French King Bridge: A personal experience

  • BOS

Published: 6/14/2019 8:40:10 AM
Modified: 6/14/2019 8:39:59 AM

“How far,” he asked me, “is it from here to the French King Bridge?” Wallace (that was not his real name) was sitting, as I usually found him on Wednesdays, in the faded blue lounger in the beige living room in the beige apartment. On this unseasonably warm March day, I found Wallace in his also faded, apron-sized bib which he usually took off when I arrived. He was trying to ingest something that was intended to be his lunch. Two plastic bottles, one with juice, the other with water, were positioned at the opposite corners of his food tray. Whatever Wallace ate had to be the consistency of baby food because there was something screwed up in his throat that made it nearly impossible to swallow. His once 160-pound frame then only weighed in at 97 pounds.

On the right side of Wallace’s lounge chair was a small blue, plastic wastebasket lined with a plastic bag. Attempting conversation always resulted in his needing to spit up the slim nutritional essence he so desperately needed. But he was always so glad to see me that he initiated the conversation even though he knew it would cause him distress.

That day in March was no different. He picked up the wastebasket, made the loud, grating throat noise that was necessary to bring the obstruction back up into his mouth, and then spat it into the basket. It was an exhausting effort for his frail frame. It used to be difficult for me to bear witness to this indignity but over time I learned acceptance. That could have been me.

Wallace spat, clenched his thin fists, arched his head back mouthing silent curses and asked, “How far is it from here to the French King Bridge?” He looked at me intently and I replied “I don’t know for sure Wallace …maybe a 15- minute drive or so.”

He clenched his fists again, looked over to the dining room where his wife of 60 years sat in an Alzheimer’s fog. She was cutting out pretty pictures from a magazine with a blunt-nosed, child’s scissors under the watchful eyes of Laura, a terrific certified nurse assistant. Maria (not her real name) required ‘round the clock care.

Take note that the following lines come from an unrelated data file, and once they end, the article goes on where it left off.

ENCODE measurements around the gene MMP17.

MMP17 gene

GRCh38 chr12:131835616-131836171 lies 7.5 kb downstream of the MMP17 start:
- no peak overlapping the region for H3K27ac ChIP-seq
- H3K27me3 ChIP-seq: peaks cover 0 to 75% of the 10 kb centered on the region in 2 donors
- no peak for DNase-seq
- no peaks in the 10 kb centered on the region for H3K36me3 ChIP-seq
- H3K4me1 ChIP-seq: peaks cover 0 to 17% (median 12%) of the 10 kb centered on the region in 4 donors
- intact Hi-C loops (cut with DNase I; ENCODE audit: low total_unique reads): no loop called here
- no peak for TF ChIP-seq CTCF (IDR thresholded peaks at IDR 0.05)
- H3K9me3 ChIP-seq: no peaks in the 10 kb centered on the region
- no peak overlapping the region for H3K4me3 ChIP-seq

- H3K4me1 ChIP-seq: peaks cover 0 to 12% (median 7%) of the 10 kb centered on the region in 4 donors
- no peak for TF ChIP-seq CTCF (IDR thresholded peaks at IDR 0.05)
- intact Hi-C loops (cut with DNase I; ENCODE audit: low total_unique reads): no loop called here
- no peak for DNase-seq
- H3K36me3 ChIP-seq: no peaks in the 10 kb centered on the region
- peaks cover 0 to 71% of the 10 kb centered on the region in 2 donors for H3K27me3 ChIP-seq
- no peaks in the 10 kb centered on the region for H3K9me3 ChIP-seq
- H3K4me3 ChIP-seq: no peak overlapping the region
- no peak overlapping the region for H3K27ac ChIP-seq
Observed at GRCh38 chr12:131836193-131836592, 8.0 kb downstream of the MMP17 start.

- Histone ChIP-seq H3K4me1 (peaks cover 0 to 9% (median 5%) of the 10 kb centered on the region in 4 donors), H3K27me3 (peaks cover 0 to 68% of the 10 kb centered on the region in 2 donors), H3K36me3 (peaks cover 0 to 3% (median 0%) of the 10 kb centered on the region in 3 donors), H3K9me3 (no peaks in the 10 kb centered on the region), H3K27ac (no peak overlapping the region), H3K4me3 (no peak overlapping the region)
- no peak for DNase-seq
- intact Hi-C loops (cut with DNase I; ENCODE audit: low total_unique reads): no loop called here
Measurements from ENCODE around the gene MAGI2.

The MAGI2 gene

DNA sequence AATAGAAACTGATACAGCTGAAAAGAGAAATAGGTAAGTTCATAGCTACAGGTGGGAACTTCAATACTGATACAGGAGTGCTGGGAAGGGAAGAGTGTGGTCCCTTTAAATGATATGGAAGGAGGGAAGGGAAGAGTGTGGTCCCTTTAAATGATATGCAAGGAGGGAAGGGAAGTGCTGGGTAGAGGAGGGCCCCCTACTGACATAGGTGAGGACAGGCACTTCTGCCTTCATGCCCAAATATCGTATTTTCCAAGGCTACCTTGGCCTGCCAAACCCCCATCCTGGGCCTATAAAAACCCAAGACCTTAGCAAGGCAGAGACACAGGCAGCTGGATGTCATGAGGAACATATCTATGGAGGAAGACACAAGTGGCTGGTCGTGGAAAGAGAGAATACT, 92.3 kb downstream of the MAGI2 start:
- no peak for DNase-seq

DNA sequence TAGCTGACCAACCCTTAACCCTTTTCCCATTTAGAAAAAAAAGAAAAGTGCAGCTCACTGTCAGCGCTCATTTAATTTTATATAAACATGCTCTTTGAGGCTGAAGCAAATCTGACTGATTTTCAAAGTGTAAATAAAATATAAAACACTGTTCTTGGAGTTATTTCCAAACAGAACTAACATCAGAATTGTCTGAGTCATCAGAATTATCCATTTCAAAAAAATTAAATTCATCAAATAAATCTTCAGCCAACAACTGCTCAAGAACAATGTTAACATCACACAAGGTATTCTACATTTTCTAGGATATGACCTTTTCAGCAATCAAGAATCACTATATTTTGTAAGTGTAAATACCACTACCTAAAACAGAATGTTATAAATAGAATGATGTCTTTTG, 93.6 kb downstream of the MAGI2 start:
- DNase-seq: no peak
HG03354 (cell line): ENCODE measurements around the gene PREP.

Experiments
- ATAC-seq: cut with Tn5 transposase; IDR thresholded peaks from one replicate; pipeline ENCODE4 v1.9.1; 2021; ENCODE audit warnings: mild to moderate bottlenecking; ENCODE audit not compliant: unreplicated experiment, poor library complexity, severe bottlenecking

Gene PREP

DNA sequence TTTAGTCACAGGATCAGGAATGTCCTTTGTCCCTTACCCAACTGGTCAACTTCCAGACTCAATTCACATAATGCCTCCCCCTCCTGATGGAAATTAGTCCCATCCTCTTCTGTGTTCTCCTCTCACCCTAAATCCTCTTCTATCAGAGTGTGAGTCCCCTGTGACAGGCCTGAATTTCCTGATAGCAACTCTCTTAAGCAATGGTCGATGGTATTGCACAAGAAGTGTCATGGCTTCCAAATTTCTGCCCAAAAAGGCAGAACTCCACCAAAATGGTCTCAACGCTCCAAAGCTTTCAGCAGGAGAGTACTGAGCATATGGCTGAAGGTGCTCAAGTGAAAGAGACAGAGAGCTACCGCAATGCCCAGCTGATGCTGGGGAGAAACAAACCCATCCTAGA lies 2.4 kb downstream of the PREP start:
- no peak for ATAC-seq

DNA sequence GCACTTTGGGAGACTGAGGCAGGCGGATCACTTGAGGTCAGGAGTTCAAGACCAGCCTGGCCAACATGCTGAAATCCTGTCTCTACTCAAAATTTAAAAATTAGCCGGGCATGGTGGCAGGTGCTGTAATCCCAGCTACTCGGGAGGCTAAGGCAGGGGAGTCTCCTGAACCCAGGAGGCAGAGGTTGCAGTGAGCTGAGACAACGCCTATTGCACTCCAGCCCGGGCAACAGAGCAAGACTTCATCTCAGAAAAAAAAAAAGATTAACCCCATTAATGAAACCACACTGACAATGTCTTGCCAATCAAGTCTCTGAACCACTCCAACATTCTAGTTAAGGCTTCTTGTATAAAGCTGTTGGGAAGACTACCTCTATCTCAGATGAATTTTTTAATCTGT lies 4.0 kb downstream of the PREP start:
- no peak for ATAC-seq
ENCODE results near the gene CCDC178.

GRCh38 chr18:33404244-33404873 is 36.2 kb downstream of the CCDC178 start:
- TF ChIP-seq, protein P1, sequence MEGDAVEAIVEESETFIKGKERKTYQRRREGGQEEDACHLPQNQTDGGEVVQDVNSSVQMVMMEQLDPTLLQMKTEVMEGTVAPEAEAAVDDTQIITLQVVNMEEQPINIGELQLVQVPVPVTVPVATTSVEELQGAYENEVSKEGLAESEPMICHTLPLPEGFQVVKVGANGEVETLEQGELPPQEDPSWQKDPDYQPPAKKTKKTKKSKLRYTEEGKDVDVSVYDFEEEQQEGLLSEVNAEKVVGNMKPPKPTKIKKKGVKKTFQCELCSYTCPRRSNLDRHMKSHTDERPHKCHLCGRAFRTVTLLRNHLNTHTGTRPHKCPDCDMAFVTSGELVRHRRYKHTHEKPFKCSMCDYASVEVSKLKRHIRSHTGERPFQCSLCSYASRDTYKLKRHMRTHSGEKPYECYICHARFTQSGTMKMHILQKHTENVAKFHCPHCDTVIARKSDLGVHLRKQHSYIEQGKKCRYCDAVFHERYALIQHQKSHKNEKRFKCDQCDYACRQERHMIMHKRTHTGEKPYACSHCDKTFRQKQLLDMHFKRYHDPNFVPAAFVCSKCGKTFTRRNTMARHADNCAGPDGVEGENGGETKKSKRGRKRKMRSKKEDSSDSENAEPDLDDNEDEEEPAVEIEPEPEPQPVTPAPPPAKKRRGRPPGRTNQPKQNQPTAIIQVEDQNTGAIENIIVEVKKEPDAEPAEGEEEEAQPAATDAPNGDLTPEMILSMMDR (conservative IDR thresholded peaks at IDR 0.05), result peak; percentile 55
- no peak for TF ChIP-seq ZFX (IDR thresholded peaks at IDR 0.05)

The realization of the scenario playing out in Wallace’s mind slammed home to me in that moment. Many months earlier, when I first started visiting Wallace, he told me that he needed to stay around to take care of Maria, his beloved wife. Each time Wallace walked behind Maria, who often sits at the dining room table in her wheelchair, he leaned over from his walker to kiss her on her head or the back of her neck. I could kiss Maria on the back of her neck and the source of this affection would not be distinguishable to her.

I got it in that moment that if Maria died Wallace could have willingly have laid down his burden of staying alive. And I had read somewhere that more jumpers find their way to French King Bridge in March than in any other month of the year.

I also flashed on the fact that, like Wallace, I could one day very well be in a situation where I have almost no control over my daily life.

We got through that moment and began to reminisce, the one thing that brought a smile to Wallace’s face. That, and singing ‘40s songs together, but that’s another story.

That Wednesday in March was one those soul-teasing days when the scent of reawakening was in the air. When the cycle of life, released from the grasp of yet another hard winter, promised bountiful possibilities of a warm and embracing Spring.

“Wallace,” I asked, “how about we take a ride next Wednesday if the weather is nice?” He smiled and nodded.

I had walked down the long beige hallway of the apartment complex with Walter to the exercise room where he would move from his walker to a small Exercycle or to the more comfortable Ab Lounger. That had been the extent of our travels together.

So, the following week, weather permitting, we would travel further together. Maybe a drive up to Poet’s Seat Tower, and then to Unity Park in Turner’s Falls if he was up to it.

Wallace smiled deeply at my invitation to escape the beige confines of his daily existence into the Technicolor world beyond.

But, I thought to myself, we won’t be driving over the French King Bridge.

John Bos lives in Shelburne Falls for which he is grateful. He has been a hospice volunteer since 2007 and invites questions or comments at


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